Championed by its obsession with closeup, longing stares into the camera, there’s and impossibly relaxed nature to the film. that truly brings out its sense of love and joy
If Beale Street Could Talk, Barry Jenkins’ return to directing after Oscar winning success with Moonlight, is a blissfully beautiful take on the James Baldwin novel of the same name, following a young couple in New York City as they struggle with both family and social troubles. Tish (KiKi Layne) and Fonny (Stephan James), suffer a separation when Fonny is falsely imprisoned for rape, leaving Tish, desperate to clear Fonny’s name, traversing the difficulties of a lawsuit, whilst discovering she is pregnant with the pair’s first child.
Even more striking than Moonlight, this is a feature of stunning cinematography and passionate film making, with an adoring script and an incredible love for the original novel. Championed by its obsession with closeup, longing stares into the camera, there’s and impossibly relaxed nature to the film. that truly brings out its sense of love and joy.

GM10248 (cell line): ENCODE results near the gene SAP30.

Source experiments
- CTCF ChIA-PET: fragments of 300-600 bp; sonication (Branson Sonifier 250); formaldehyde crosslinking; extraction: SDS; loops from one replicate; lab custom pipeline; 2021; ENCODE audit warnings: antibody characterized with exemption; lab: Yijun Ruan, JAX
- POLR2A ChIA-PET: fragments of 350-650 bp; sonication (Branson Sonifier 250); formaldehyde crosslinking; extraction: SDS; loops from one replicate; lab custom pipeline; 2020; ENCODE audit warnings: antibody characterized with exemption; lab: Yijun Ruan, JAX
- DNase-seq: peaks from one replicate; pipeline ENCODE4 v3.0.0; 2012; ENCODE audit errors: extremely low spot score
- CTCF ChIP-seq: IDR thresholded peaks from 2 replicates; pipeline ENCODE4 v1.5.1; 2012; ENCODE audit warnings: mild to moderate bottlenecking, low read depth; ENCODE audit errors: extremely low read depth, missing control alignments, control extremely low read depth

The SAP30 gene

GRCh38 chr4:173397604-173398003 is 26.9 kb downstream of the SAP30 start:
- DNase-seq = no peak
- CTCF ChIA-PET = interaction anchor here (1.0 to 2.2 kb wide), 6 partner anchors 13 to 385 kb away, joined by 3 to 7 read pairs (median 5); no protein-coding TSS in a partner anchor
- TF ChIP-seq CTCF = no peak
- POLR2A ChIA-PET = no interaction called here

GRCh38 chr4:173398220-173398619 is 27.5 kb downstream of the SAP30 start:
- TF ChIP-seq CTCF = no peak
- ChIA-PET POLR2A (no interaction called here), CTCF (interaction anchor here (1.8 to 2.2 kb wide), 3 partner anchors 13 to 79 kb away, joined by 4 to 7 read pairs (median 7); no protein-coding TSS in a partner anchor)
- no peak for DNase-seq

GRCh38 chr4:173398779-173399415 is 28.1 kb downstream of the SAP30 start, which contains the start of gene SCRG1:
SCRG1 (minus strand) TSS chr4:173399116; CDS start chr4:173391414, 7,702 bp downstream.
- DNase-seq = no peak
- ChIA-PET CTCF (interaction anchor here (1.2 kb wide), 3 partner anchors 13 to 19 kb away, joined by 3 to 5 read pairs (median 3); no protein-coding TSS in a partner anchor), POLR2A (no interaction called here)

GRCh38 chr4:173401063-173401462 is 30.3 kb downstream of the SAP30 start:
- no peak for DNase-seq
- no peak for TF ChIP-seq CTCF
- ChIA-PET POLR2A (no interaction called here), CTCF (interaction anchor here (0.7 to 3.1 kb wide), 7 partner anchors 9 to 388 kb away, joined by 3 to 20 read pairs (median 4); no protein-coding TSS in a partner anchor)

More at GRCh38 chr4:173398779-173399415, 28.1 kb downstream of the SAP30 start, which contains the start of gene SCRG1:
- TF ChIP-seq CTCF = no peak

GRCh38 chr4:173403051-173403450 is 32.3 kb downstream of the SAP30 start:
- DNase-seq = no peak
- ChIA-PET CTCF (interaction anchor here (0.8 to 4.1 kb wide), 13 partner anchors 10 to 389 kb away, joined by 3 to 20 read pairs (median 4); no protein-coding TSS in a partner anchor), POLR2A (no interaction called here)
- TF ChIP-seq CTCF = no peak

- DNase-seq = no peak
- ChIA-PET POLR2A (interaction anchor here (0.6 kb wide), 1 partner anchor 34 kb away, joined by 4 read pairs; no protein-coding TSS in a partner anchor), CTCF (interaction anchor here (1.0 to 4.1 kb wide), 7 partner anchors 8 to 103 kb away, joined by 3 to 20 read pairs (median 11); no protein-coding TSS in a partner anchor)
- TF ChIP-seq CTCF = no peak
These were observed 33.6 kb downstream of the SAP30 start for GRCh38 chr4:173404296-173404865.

Enabled by its script, there’s a flow and a reality to the dialogue, and even when the moments of calm silence encroach the run time, If Beale Street Could Talk manages to express a true sensuality and understanding of its surroundings, offering reassurance and support even in the darkest of times. There’s a core of love and affection that shows itself from multiple relationship types, showering out its ‘fuzzyness’ as if it were a catchable emotion. This is a feel-good film despite its tough moments and disheartening plot points.
The performances are wonderfully natural and offer a dramatic taste of reality, with life-like representations of character types often forgotten about in cinema. It’s incredibly slow pacing won’t be a complete crowd pleaser, but given time, If Beale Street Could Talk is easily one of the most affecting film’s of the year. It holds an incredibly rare human touch; one that is absolutely wonderful to bask-in.
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